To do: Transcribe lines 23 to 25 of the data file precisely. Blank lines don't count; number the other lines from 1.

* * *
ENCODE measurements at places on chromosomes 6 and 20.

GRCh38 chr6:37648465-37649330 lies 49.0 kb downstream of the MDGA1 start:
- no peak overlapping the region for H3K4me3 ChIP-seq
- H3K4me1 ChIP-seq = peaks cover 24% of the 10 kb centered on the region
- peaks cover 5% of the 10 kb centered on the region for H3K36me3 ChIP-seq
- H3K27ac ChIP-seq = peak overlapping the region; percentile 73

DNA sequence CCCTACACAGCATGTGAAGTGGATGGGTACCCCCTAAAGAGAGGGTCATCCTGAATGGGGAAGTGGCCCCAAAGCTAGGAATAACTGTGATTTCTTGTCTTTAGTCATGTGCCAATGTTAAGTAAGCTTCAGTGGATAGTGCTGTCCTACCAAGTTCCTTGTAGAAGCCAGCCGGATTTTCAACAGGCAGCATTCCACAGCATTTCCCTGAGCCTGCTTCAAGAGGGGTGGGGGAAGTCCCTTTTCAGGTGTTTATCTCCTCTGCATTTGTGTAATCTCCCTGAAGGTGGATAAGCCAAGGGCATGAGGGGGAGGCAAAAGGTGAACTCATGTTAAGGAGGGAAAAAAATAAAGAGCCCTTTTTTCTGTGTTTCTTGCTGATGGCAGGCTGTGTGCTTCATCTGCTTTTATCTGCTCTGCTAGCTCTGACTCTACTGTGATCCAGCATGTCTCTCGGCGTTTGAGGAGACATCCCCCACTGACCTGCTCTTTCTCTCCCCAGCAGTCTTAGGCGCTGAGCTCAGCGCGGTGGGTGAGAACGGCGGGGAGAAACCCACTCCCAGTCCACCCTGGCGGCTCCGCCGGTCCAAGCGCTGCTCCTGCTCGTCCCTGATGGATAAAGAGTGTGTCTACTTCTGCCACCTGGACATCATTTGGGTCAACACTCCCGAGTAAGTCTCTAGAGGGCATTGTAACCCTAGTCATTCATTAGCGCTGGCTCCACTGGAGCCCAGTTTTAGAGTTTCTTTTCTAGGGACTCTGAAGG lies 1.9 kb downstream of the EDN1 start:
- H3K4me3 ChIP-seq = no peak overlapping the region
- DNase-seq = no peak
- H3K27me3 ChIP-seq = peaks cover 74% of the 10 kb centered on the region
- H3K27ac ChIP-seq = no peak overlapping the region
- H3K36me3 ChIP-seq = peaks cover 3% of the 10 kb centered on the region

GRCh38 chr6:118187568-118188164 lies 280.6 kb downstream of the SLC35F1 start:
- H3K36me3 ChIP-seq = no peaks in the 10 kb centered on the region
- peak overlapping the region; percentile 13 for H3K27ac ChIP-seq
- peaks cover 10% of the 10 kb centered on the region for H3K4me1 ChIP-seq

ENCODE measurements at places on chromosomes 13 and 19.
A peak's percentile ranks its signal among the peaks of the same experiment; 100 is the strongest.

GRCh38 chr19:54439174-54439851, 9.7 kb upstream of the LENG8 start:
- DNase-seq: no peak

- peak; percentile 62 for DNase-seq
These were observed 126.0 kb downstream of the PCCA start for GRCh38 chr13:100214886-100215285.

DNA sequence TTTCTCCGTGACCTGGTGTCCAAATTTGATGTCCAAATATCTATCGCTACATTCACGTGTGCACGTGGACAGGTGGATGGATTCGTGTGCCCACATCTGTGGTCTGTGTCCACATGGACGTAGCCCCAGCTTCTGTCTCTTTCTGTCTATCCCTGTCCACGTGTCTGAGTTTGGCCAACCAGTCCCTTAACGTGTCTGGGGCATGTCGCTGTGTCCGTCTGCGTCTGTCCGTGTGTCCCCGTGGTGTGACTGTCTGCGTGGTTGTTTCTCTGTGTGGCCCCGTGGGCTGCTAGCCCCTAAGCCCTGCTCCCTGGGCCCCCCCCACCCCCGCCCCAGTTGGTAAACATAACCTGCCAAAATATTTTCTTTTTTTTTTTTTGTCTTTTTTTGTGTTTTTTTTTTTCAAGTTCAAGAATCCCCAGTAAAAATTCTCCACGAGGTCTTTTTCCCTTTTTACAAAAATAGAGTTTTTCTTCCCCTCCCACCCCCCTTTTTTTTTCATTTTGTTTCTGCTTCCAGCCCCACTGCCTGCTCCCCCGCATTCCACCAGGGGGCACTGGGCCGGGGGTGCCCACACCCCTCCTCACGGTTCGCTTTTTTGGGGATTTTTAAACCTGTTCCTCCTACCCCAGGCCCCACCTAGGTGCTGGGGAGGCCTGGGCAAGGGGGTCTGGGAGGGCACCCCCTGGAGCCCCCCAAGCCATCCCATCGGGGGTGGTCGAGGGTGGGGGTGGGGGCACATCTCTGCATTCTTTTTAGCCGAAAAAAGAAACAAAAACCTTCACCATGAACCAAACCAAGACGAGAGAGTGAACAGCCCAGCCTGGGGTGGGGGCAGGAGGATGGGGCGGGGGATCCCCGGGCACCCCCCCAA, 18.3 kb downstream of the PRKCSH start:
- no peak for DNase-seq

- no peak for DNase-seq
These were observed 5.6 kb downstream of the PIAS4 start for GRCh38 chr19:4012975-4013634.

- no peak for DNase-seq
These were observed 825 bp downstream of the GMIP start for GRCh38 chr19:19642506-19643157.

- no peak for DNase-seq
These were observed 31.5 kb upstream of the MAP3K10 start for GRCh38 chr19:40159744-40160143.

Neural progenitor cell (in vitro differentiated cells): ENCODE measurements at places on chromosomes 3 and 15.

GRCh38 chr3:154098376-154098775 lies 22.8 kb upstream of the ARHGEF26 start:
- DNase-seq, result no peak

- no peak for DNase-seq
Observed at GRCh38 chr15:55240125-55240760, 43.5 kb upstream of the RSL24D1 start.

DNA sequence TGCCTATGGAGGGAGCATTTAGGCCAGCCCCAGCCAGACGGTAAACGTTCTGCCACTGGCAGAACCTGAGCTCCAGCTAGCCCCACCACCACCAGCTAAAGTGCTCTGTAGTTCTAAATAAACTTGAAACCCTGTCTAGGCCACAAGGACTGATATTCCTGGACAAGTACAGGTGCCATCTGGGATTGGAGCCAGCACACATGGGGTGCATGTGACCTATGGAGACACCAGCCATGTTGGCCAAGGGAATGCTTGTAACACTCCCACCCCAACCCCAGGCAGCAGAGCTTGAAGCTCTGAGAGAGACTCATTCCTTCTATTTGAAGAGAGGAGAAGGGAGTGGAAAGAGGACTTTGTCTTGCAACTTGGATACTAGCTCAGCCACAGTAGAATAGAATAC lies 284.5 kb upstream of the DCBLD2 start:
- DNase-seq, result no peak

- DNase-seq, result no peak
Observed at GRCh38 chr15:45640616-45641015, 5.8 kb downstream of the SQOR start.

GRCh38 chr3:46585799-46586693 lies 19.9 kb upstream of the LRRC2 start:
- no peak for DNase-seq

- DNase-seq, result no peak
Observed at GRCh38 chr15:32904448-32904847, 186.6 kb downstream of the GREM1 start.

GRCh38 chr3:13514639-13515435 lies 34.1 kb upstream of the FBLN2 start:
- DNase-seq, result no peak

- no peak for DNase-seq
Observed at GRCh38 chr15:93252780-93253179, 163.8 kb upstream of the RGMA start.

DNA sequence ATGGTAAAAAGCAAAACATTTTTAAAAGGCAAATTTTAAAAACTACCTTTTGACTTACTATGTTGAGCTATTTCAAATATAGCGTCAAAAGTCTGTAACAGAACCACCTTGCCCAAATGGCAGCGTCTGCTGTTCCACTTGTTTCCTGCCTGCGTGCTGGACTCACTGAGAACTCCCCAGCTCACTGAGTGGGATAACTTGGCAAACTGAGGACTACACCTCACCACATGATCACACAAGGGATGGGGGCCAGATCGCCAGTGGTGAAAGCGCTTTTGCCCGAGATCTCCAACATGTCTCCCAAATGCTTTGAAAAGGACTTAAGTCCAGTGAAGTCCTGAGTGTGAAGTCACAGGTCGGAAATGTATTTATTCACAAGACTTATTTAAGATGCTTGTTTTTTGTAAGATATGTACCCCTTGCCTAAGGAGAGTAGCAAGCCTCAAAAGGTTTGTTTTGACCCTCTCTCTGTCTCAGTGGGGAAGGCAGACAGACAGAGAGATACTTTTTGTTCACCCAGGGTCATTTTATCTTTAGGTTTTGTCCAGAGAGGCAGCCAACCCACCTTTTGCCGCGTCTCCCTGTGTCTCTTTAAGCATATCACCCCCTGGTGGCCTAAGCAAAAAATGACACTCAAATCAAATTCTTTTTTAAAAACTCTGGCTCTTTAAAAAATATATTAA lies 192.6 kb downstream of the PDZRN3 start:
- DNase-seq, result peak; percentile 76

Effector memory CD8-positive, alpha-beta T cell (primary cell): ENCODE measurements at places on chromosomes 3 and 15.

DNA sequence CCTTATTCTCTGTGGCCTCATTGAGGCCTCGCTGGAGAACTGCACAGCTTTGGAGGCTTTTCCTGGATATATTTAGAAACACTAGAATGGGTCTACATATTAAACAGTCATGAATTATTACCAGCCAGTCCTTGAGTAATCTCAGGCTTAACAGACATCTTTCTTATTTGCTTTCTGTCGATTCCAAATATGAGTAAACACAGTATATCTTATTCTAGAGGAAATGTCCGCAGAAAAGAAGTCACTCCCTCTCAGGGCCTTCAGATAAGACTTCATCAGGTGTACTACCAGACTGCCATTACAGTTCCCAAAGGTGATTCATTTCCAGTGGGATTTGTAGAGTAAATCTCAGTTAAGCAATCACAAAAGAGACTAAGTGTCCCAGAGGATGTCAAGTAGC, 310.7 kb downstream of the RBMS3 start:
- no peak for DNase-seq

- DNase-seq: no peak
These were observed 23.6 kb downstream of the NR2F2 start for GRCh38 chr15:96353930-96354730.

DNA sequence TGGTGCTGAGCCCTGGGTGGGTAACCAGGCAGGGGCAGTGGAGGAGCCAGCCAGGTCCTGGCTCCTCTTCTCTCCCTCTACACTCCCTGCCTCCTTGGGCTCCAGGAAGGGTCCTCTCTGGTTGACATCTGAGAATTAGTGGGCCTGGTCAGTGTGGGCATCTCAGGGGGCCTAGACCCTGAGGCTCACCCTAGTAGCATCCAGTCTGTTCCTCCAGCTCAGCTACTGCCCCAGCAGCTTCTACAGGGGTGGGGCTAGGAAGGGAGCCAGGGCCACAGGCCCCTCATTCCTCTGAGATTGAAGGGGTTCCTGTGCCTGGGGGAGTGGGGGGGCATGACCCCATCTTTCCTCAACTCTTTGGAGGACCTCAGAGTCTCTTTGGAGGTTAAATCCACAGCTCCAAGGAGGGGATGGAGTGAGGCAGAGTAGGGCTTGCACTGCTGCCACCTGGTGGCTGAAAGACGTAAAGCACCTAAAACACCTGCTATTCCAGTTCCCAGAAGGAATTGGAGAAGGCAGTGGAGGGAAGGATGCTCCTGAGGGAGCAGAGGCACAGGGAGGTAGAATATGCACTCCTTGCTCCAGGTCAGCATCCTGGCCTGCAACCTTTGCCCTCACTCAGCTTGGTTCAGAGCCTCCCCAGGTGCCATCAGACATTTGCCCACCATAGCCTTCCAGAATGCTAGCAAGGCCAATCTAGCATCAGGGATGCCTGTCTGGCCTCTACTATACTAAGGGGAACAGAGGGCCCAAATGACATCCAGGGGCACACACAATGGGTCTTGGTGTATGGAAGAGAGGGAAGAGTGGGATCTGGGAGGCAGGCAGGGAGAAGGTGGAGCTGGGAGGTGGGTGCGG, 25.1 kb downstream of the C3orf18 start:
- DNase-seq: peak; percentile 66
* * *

DNA sequence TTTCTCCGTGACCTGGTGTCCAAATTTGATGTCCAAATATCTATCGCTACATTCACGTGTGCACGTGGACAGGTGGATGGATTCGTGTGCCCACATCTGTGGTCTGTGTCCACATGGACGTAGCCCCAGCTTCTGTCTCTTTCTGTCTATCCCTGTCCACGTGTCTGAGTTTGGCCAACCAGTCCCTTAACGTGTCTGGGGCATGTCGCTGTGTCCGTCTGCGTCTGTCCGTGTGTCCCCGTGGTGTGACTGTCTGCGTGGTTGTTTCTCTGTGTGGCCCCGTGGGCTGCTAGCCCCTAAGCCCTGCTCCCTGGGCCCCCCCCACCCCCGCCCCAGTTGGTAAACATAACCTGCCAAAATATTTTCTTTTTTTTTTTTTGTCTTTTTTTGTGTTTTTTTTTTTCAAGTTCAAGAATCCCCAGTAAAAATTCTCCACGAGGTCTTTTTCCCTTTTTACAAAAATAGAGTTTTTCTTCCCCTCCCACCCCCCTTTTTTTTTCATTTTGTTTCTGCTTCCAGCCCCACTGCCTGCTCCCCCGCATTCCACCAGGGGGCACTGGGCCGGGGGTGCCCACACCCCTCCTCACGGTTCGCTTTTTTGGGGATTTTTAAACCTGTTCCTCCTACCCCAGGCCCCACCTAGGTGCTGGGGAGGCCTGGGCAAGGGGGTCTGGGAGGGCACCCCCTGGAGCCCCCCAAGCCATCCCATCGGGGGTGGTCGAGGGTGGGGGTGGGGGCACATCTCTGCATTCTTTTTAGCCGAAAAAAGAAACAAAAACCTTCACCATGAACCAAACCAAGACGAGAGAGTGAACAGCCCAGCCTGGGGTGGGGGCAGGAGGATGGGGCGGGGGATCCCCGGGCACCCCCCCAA, 18.3 kb downstream of the PRKCSH start:
- no peak for DNase-seq

- no peak for DNase-seq